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Path to the draft: Defensive ends


At his pre-draft press conference on Wednesday, Texans general manager Rick Smith said that the one glaring need facing the Texans' defense this offseason was finding a defensive end to team with Mario Williams. Over the last two seasons, Williams has as many sacks – 26 – as the entire Texans defense collected last year.

The Texans addressed that issue by signing free agent Antonio Smith, who had 5.5 sacks for the Arizona Cardinals last season and should boost the Texans' pass rush. Smith also is capable of rushing from the inside on passing downs, which means that the Texans still could target a pass-rushing end in the draft.

That would give Frank Bush's defense a potential front four of Williams, Smith, tackle Amobi Okoye and another speedy end in passing situations.

"I think if you move (Antonio) inside and you've got another speed guy on the edge, that only enhances your chances of getting after the quarterback," Rick Smith said. "Those players are attractive, of course, because if you put those guys out there, you do afford yourself the opportunity to move Antonio inside."

The difficulty, Smith said, comes in placing a value on a specialty or situational pass rusher versus an every-down player who might start at another position.

"The earlier in the first round, you're looking for an impact player – a player that's going to be a starter and is going to contribute to your team as much as possible," Smith said. "So that's where you get into the debates and the discussions about, 'How valuable is that if he is just a pass rusher? If it's just a guy who's just a pass rusher and not an every down player, how valuable is that?'

"And that certainly has been a big part of the conversations and the discussions that we've had, because you've got to try to figure where the guy is valued relative to how important that is on your team."

A situational player's ability to help on special teams and the percentage of snaps he'd play in Bush's scheme will factor into the evaluation, according to Smith. The Texans also have defensive ends Tim Bulman, Jesse Nading and Stanley McClover on the roster heading into the draft.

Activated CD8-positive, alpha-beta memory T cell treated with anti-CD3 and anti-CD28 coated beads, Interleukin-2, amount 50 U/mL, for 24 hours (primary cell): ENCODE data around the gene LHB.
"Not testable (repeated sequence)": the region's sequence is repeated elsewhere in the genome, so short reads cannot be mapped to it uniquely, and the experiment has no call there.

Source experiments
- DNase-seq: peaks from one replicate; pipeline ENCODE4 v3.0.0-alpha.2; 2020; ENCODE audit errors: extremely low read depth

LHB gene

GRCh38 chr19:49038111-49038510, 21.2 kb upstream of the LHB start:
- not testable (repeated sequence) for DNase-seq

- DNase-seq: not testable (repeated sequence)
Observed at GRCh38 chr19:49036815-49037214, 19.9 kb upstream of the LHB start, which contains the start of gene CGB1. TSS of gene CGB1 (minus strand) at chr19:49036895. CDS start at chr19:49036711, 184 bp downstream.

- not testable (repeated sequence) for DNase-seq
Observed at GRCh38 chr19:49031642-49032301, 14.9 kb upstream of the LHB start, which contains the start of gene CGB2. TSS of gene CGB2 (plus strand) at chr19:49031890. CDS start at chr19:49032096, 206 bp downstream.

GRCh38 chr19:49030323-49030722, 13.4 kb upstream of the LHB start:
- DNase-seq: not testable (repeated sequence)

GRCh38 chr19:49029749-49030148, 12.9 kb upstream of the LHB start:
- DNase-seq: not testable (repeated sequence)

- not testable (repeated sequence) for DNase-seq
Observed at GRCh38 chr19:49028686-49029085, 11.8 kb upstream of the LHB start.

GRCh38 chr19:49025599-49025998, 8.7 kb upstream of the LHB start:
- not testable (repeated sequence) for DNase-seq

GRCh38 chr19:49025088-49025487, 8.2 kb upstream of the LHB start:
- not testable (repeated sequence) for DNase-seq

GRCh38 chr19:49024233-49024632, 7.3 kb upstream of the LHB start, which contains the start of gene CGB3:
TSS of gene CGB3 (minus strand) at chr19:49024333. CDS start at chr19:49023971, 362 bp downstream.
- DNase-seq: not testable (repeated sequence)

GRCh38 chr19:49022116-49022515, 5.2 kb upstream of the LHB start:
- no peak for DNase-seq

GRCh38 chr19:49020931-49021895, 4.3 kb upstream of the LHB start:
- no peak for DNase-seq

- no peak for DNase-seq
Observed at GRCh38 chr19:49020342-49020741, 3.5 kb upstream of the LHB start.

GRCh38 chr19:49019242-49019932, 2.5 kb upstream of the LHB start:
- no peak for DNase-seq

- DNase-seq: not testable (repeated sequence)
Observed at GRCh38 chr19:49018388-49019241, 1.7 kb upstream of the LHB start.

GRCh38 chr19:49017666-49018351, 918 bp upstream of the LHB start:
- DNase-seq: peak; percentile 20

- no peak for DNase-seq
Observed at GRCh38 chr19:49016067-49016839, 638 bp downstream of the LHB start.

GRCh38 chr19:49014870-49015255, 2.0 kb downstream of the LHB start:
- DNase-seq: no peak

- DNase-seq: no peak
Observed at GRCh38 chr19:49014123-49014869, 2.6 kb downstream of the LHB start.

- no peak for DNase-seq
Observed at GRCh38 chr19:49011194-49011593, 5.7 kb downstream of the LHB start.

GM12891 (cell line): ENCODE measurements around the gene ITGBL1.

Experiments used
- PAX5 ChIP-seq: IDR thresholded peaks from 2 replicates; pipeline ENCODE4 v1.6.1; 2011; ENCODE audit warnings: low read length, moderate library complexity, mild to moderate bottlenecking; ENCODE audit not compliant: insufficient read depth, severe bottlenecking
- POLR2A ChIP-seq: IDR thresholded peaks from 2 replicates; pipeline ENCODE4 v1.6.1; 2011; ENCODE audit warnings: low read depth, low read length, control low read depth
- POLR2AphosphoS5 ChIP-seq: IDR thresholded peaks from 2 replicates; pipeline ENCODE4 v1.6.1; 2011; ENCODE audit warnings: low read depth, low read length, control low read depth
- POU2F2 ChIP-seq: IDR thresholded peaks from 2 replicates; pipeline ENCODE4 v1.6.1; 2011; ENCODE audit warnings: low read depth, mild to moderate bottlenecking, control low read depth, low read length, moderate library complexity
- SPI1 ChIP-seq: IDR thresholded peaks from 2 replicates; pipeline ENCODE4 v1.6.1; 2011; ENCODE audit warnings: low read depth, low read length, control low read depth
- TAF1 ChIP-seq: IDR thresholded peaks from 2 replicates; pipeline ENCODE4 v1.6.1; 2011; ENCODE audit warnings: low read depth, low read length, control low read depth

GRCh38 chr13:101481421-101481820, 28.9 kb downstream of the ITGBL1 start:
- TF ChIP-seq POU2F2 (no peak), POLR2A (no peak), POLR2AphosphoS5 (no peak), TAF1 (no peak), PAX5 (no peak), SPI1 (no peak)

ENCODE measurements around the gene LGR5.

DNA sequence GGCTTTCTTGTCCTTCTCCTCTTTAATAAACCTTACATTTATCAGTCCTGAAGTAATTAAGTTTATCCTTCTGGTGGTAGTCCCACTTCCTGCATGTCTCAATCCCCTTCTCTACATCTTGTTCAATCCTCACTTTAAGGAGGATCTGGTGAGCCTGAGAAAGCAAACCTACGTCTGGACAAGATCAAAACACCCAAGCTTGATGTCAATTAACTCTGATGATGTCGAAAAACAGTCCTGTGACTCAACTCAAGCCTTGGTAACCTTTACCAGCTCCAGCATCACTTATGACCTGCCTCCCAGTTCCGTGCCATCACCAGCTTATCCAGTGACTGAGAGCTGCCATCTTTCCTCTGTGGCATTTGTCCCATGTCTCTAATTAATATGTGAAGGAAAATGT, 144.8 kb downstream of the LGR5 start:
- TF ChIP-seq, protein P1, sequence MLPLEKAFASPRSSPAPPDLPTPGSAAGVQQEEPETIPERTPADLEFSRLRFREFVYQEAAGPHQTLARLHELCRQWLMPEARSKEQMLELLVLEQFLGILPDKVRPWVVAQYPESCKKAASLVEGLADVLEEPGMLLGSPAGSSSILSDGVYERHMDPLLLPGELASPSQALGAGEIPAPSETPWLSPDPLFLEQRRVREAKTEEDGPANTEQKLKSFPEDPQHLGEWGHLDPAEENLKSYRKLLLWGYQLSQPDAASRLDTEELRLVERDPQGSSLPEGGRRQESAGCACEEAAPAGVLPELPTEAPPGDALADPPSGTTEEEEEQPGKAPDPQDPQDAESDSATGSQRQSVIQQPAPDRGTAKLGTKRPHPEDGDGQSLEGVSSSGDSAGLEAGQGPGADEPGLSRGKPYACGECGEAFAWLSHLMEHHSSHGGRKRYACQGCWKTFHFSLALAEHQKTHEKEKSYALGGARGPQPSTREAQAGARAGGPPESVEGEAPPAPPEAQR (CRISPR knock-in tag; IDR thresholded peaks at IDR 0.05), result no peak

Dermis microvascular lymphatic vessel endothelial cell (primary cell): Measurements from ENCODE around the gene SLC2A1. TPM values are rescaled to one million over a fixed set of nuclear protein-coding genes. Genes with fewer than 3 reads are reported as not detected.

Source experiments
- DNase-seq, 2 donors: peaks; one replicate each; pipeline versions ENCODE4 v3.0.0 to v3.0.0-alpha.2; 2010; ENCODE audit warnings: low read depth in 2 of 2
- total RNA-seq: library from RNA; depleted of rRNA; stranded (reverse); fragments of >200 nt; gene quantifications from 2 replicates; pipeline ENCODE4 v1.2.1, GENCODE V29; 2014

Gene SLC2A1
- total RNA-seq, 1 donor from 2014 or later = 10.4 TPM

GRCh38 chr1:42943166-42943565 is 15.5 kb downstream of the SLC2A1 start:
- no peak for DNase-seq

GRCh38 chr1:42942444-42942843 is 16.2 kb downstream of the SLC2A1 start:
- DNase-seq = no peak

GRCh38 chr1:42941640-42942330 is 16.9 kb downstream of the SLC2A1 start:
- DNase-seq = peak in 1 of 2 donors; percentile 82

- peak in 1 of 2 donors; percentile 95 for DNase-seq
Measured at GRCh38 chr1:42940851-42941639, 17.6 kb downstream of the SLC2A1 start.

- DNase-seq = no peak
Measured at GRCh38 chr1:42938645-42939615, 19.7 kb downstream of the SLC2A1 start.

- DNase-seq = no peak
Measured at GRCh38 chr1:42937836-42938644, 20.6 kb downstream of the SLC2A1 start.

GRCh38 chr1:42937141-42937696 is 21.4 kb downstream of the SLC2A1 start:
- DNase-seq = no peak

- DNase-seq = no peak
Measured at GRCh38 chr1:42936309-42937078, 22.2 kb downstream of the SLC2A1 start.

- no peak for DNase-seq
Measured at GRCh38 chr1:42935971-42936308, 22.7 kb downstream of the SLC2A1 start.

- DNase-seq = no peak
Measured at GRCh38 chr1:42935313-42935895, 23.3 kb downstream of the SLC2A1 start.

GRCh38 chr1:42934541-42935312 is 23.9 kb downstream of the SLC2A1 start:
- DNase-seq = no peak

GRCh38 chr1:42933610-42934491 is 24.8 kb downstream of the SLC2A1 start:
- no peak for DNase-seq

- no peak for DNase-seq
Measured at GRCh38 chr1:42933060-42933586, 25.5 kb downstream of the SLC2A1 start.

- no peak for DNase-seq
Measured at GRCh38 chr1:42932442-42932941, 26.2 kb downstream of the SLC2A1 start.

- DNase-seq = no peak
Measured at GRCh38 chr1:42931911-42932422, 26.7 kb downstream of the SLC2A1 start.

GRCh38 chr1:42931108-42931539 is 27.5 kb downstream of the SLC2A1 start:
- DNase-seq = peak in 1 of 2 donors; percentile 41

In an exclusive for, Michael Lombardi of *The National Football Post *offers his Top 5 defensive end prospects in the 2009 draft class. A 23-year veteran of NFL personnel departments, Lombardi is sizing up each position group with us in our "Path to the Draft" series.

Michael Lombardi's Top 5 Defensive Ends

1. Aaron Maybin: Penn State (6-4, 249)
Lombardi: An explosive quick-twitch athlete who coils up well into his stance and can really fire off the ball. Displays the closing speed to consistently reach the corner and force QBs to step up into the pocket. Demonstrates excellent awareness off the snap and improved all season. However, he lacks power at the point of attack and will have trouble controlling tackles on contact.

2. Robert Ayers: Tennessee (6-3, 272) Lombardi: A powerful lineman on the outside with a natural burst and very impressive pop on contact. Does a great job changing his pass rush between speed and power and uses his length and suddenness well to disengage from blocks. Has great closing speed on the outside and dips well to gain leverage off the edge. Plays strong at the point of attack vs. the run. Is a one-year starter who only saw production in 2008. He lacks great first-step explosion on the outside and won't consistently be able to reach the corner in the NFL.